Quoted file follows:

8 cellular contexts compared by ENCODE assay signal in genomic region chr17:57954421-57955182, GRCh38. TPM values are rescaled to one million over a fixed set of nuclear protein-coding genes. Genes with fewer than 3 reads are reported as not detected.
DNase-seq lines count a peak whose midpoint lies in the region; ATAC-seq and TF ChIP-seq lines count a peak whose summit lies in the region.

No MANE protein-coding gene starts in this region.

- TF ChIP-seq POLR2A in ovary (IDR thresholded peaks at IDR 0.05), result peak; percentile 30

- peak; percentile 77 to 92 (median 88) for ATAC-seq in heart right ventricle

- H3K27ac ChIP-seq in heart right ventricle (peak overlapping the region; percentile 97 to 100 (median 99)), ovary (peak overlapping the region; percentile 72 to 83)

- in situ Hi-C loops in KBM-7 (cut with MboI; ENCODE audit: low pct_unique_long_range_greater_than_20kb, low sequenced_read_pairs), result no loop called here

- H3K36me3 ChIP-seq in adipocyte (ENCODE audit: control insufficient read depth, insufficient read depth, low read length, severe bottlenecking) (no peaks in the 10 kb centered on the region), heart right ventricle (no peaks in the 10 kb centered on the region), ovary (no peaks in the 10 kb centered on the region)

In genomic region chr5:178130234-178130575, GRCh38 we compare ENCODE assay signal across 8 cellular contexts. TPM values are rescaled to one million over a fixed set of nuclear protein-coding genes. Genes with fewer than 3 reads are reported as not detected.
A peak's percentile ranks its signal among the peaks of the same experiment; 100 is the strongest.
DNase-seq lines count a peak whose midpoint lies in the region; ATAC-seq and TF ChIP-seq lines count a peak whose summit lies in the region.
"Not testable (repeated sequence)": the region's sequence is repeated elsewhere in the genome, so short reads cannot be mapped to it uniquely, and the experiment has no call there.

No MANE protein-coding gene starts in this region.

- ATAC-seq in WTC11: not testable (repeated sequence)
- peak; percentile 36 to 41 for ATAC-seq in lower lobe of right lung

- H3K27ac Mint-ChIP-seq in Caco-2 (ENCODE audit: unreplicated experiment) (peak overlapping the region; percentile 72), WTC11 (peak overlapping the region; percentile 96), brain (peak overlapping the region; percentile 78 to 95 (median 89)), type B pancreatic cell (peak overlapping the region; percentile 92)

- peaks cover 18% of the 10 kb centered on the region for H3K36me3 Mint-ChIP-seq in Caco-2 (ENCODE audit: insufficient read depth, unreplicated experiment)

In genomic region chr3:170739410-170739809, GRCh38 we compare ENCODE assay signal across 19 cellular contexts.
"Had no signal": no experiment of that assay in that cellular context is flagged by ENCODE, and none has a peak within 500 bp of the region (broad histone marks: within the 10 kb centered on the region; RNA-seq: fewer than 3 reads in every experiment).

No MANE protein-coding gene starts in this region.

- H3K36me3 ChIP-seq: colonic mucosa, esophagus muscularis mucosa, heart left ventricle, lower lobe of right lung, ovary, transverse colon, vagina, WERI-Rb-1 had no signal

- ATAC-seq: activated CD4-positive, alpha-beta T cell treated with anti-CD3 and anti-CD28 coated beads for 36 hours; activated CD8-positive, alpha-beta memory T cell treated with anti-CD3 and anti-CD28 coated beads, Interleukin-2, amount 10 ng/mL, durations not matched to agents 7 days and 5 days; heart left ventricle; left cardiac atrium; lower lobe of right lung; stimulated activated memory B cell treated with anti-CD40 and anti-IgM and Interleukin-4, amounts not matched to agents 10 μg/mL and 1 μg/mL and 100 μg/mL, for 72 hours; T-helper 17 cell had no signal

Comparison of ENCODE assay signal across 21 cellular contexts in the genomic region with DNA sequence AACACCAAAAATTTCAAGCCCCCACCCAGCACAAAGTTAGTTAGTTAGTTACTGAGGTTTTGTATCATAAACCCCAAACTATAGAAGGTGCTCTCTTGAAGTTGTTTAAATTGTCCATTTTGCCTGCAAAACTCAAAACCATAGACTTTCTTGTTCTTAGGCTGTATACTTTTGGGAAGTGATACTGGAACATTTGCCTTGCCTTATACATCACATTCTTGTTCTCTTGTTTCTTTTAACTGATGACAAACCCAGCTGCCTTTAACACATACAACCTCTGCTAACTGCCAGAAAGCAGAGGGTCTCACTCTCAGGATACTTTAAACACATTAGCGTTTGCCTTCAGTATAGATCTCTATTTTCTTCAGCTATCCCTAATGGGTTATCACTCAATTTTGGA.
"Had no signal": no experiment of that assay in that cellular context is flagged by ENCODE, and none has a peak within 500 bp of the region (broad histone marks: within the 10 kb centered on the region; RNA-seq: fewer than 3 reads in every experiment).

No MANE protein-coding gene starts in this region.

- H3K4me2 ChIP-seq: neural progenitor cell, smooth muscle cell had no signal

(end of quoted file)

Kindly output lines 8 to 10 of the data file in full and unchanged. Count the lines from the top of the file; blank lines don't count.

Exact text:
- H3K36me3 ChIP-seq in adipocyte (ENCODE audit: control insufficient read depth, insufficient read depth, low read length, severe bottlenecking) (no peaks in the 10 kb centered on the region), heart right ventricle (no peaks in the 10 kb centered on the region), ovary (no peaks in the 10 kb centered on the region)

In genomic region chr5:178130234-178130575, GRCh38 we compare ENCODE assay signal across 8 cellular contexts. TPM values are rescaled to one million over a fixed set of nuclear protein-coding genes. Genes with fewer than 3 reads are reported as not detected.
A peak's percentile ranks its signal among the peaks of the same experiment; 100 is the strongest.